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Dave’s late night listening session


My good buddy, Dave Richards (AA7EE), recently shared this message with his friends, many of whom do not know a lot about shortwave radio (yet):

“I’m waking up very slowly this morning – was up until 4:30am listening to the 49 meter shortwave band on a new receiver I’m building, dubbed “The Sproutie Regen” after my cat Sprout. “Regen” is short for regenerative, which refers to the type of circuit used in this receiver – it was developed by Howard Armstrong in 1915 and is 100 year-old old technology. Most of the parts are fairly new, with the exception of the tuning dial, which was made by a company from Massachusetts, called “National” – it’s probably around 50 – 70 years old, and the tuning capacitor, which is around 50 years old but had never been used. It was “new” in it’s box.


It’s not finished yet – will look a bit more spiffy when it’s done, but these are what its bones look like. 49M was fascinating last night. I heard an American propaganda station broadcasting to North Korea (The Voice Of Hope), and being jammed by the DPRK, an American propaganda station broadcasting to Cuba (Radio Marti), a very low power broadcaster from Canada, as well as Radio Habana Cuba, Radio Australia broadcast in Pidgin, Radio China International, as well as the Chinese domestic radio service (which Mao Tse Tung wanted all citizens to listen to), and a host of other broadcasters from all over. It was a fascinating cornucopia of signals from our very diverse world – and all on a receiver I built myself using 100 year-old technology.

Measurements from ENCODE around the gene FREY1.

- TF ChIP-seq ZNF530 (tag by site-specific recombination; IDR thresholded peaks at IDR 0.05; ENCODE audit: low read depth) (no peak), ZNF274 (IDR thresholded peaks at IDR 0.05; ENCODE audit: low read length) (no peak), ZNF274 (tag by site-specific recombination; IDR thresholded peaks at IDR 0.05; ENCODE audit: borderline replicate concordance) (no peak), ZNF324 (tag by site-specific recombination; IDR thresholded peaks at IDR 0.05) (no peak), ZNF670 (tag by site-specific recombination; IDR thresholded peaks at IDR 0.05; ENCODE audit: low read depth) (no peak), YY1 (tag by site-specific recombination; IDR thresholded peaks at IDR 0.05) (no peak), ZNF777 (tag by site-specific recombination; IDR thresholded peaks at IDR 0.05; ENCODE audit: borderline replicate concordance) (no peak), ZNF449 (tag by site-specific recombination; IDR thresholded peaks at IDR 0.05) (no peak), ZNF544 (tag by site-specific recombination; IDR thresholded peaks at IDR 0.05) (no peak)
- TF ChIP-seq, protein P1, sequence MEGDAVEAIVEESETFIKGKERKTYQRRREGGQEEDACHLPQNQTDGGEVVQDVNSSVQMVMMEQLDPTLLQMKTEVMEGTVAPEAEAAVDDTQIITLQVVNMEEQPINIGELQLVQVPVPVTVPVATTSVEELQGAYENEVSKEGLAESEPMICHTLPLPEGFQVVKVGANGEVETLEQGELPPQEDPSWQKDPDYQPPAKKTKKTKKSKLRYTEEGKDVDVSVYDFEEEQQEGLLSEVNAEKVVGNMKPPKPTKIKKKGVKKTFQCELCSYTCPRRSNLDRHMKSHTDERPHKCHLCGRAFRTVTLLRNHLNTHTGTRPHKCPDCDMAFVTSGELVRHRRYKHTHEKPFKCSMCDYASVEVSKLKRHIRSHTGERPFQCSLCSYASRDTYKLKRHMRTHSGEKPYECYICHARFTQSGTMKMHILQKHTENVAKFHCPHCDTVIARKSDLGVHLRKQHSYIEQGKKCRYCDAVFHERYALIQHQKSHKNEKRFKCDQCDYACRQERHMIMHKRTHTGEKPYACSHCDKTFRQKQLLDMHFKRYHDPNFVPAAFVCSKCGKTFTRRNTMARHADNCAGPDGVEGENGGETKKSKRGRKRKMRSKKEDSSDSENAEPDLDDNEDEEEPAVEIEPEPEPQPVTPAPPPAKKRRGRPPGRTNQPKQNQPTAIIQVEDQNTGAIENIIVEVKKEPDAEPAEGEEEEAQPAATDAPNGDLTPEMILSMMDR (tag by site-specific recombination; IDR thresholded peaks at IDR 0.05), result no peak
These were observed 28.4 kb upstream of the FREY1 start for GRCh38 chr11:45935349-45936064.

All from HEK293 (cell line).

I had trouble sitting in front of the desk because Jingles the blind kitty had curled up on the circular cushion on the chair and was happily sleeping. I somehow managed to squeeze myself in next to her and she is still napping here on the cushion next to me.

JinglesThe BlindKittie

Dave’s cat, Jingles, in his shack.

I love these late night sessions. It’s just me, a cup of coffee, a shortwave receiver to listen to far-off lands, and a lovely little furry creature slumbering next to me. Perfect. As some people in this part of the San Francisco Bay Area might say, ‘my natural vibrations are perfectly aligned with the planets and receiving much abundance.’

As for me, I’m just having a good time, thank you.”

Like it, too?  Follow Dave, Jingles, Sprout, and all of his homebrew adventures via his excellent radio blog.